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Spotting mortgage fraud

This article is part of
Guide to Mortgage Fraud

Ms Newell notes: “For broker firms who use third-party introducers this can be one area that carries a high risk of fraud. A fraudster can look to be a genuine introducer of business to begin with and introduce some genuine clients to gain the confidence of the intermediary.

“Once they have manipulated this confidence it is then that they start to infiltrate the system with clients and deals that have income, property or identification issues.”

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For all firms using third-party introducers for business purposes, including accountants and solicitors, Ms Newell says they need to have robust records of regular meetings with all of the people in the food chain and meet all of them face-to-face to carry out due diligence.

Other areas of fraud can come direct from clients themselves, she says, pointing to unusual transactions frequently exploited by fraudsters such as sales under value; gifted deposit or equity; the deposit coming from overseas investments; and where the client may switch to another solicitor during the process.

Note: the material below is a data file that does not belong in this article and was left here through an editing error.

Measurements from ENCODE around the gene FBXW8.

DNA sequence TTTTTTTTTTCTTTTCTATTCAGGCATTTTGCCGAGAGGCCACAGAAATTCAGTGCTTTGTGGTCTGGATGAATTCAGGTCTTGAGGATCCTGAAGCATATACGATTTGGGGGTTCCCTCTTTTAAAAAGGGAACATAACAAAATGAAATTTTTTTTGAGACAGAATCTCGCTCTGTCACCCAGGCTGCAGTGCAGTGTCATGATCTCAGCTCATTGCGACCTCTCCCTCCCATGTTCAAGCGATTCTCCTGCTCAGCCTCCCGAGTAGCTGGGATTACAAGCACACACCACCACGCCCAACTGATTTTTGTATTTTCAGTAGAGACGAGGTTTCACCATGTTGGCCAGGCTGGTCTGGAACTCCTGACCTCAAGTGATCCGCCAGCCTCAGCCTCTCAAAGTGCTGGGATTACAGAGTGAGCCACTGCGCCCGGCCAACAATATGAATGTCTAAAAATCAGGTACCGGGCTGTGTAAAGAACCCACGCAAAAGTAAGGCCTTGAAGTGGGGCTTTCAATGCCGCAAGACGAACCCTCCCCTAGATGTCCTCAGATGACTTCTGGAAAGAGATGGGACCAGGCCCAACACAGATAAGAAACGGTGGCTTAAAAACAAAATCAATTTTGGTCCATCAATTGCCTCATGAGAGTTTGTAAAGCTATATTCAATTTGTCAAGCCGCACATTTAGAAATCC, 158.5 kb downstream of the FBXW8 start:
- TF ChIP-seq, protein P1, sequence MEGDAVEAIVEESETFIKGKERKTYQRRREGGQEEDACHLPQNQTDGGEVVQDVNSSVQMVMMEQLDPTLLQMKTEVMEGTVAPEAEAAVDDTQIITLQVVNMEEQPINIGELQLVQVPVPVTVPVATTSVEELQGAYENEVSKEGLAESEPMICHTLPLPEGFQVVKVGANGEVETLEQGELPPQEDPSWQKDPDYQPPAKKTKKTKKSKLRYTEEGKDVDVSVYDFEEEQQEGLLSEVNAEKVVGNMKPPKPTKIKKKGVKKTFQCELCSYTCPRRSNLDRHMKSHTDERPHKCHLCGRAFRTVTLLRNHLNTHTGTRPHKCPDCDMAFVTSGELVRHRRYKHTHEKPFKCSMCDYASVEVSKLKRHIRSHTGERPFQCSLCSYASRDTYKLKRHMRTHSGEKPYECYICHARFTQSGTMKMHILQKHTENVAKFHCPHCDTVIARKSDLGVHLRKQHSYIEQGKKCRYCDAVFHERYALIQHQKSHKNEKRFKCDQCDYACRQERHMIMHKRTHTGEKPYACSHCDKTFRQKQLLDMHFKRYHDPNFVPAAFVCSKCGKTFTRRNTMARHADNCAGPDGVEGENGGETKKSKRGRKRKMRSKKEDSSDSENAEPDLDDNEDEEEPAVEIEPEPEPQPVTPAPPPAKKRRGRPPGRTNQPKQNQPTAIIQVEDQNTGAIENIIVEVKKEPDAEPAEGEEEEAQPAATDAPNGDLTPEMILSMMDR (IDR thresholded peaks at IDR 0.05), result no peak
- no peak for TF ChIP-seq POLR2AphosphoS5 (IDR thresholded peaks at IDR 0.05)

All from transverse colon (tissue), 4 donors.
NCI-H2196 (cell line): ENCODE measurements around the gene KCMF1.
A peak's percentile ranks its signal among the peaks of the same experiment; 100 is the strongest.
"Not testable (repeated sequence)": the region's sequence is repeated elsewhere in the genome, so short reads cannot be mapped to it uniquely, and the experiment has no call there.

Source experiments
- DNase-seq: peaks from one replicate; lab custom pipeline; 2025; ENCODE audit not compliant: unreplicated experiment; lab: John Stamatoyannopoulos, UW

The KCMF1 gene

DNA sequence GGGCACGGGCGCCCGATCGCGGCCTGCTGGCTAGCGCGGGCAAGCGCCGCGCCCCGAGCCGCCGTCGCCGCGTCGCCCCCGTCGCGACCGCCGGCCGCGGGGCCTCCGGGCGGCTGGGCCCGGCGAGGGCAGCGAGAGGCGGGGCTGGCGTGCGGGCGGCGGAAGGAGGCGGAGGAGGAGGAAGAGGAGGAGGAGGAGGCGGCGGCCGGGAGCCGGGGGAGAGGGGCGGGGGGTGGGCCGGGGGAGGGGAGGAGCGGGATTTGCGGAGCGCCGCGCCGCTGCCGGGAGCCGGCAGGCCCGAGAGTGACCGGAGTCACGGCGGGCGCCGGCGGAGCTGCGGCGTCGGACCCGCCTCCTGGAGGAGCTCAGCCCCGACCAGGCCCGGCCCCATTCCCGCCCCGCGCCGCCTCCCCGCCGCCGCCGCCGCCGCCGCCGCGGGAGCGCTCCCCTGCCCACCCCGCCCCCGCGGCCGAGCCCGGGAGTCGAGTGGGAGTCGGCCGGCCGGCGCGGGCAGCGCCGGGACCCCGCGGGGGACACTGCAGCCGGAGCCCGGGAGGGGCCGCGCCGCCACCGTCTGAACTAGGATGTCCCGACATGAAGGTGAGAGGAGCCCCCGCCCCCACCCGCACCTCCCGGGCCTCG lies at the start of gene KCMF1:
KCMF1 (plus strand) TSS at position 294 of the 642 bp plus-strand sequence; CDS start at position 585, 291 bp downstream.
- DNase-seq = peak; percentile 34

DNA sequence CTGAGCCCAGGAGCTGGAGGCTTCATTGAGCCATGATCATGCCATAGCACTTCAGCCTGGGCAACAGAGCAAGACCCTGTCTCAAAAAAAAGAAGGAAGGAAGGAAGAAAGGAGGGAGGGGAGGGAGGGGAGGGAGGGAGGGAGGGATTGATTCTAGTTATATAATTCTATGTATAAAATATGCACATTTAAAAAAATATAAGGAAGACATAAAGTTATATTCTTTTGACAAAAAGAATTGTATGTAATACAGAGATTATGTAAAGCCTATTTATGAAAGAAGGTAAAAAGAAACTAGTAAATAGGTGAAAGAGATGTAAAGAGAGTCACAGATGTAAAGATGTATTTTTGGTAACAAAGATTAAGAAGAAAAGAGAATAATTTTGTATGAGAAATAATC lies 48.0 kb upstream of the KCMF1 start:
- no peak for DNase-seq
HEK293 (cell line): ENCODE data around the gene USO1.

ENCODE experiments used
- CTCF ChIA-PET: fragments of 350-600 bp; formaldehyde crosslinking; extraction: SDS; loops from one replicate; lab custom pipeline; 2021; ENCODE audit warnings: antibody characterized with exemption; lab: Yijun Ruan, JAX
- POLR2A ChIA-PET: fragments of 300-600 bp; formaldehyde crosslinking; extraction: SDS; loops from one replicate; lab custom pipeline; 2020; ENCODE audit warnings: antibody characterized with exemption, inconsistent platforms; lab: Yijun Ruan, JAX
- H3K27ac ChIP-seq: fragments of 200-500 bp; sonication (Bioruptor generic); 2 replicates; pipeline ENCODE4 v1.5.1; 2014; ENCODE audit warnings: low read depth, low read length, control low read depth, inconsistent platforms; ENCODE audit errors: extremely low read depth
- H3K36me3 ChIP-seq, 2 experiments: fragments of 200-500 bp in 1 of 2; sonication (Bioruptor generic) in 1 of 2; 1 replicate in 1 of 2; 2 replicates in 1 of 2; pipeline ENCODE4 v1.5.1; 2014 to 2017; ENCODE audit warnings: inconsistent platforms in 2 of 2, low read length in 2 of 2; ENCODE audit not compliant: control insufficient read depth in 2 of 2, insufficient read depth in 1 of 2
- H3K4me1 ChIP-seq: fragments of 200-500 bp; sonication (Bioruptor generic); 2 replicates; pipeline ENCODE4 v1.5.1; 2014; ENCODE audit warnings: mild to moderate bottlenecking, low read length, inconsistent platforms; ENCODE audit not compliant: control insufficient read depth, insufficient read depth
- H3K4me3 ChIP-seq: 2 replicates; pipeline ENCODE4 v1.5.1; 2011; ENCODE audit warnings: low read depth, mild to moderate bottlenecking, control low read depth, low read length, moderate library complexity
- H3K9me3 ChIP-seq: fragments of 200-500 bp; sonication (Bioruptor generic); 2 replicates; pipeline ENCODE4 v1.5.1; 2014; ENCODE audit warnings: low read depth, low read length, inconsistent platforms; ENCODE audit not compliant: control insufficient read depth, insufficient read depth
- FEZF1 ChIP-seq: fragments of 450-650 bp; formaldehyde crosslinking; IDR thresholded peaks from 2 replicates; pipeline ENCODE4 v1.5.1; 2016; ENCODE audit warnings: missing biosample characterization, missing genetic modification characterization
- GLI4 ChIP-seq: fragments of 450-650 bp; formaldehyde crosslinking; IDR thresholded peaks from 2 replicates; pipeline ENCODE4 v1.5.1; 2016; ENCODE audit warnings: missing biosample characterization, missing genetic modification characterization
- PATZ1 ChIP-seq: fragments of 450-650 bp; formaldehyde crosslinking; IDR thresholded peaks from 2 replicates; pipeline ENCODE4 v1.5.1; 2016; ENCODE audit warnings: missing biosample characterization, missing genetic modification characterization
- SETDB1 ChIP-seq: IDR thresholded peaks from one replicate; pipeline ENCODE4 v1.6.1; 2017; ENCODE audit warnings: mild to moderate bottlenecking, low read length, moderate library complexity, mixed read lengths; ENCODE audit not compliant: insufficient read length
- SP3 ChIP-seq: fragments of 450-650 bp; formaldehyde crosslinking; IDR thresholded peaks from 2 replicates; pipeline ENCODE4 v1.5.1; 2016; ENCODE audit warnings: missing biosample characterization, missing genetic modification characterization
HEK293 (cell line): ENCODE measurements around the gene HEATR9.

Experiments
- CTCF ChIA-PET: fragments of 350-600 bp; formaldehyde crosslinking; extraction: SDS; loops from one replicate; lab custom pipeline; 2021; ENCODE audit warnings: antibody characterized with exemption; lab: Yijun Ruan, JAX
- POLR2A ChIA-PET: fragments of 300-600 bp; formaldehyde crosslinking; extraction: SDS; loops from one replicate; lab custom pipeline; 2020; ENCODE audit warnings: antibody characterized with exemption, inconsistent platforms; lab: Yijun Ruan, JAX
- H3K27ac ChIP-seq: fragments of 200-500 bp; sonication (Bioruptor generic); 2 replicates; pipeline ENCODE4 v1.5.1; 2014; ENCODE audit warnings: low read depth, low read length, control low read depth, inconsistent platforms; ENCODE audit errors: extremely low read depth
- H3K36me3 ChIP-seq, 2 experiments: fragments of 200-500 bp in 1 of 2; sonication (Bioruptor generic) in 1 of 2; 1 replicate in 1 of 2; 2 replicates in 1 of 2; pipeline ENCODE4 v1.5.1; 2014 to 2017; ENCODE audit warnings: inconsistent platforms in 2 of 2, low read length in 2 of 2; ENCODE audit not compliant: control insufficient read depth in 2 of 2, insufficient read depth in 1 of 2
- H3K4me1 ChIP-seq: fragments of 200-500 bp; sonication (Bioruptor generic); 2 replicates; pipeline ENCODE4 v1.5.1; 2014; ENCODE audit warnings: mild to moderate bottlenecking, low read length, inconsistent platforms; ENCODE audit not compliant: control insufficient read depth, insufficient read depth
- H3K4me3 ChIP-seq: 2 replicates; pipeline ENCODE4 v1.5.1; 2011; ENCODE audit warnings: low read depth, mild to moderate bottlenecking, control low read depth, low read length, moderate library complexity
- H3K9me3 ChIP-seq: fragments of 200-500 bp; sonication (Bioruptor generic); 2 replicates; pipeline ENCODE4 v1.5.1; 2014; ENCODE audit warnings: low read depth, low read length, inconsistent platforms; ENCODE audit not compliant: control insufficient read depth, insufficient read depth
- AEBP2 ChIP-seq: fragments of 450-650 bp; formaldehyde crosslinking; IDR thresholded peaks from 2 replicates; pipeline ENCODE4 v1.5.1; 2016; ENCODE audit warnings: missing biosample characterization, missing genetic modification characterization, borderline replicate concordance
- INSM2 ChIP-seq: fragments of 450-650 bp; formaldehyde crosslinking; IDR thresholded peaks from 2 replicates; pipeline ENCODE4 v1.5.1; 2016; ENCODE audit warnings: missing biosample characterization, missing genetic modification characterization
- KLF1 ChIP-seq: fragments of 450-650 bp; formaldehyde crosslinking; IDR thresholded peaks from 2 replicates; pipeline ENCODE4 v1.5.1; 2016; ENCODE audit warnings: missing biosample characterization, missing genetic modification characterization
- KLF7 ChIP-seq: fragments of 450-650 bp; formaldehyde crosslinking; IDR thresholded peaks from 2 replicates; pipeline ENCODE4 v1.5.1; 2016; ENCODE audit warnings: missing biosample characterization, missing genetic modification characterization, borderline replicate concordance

Ms Newell says the list is not exhaustive and anything unusual or seemingly out of character for the client or any of the relationships brokers have with accountants, solicitors and introducers needs thorough investigation.

In terms of what lenders are doing to spot fraud, Ms Newell says lenders now have more sophisticated systems that talk to one another about potential fraud cases submitted by intermediaries.

For example, she says if a residential case has been submitted to one lender on a property and another lender receives a buy-to-let application for the same property this is now easily identified between the two lenders and the relevant questions are asked.

A lender that suspects fraud normally uses their internal processes, which Ms Newell says they have a regulatory responsibility to ensure are fit for purpose, so that their business is not vulnerable to fraud. Lenders should also report suspected fraud to the regulator.

Ultimately, Martin Reynold, chief executive of SimplyBiz Mortgages, says advisers must always be mindful of the fact that wherever there is a possibility of gaining a final advance there will always be fraudulent activity attempted.

This is not just in the mortgage arena but all aspects of financial services, he adds.

Mr Reynolds says: “Fraudsters are very adept at finding loopholes, weak spots in a process or inventing new and innovative ways of obtaining monies by deceit.

“The challenge for an intermediary is trying to protect themself from unwittingly being part of this chain. All distributors spend a lot of time helping advisers be aware of the latest areas of concern.